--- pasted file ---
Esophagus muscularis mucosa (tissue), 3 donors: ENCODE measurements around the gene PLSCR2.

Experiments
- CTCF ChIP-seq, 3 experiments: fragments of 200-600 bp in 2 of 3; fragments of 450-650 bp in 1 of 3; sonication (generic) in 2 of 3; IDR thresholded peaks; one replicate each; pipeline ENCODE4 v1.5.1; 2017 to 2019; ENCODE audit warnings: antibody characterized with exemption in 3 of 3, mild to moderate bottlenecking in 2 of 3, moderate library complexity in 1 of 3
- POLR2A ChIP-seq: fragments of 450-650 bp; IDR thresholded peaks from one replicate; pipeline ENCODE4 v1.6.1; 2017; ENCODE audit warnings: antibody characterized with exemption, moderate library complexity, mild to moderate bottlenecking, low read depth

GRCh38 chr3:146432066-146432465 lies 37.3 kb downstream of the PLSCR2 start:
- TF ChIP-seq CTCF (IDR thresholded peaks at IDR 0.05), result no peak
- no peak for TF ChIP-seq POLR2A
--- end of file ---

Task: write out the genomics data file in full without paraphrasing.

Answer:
Esophagus muscularis mucosa (tissue), 3 donors: ENCODE measurements around the gene PLSCR2.

Experiments
- CTCF ChIP-seq, 3 experiments: fragments of 200-600 bp in 2 of 3; fragments of 450-650 bp in 1 of 3; sonication (generic) in 2 of 3; IDR thresholded peaks; one replicate each; pipeline ENCODE4 v1.5.1; 2017 to 2019; ENCODE audit warnings: antibody characterized with exemption in 3 of 3, mild to moderate bottlenecking in 2 of 3, moderate library complexity in 1 of 3
- POLR2A ChIP-seq: fragments of 450-650 bp; IDR thresholded peaks from one replicate; pipeline ENCODE4 v1.6.1; 2017; ENCODE audit warnings: antibody characterized with exemption, moderate library complexity, mild to moderate bottlenecking, low read depth

GRCh38 chr3:146432066-146432465 lies 37.3 kb downstream of the PLSCR2 start:
- TF ChIP-seq CTCF (IDR thresholded peaks at IDR 0.05), result no peak
- no peak for TF ChIP-seq POLR2A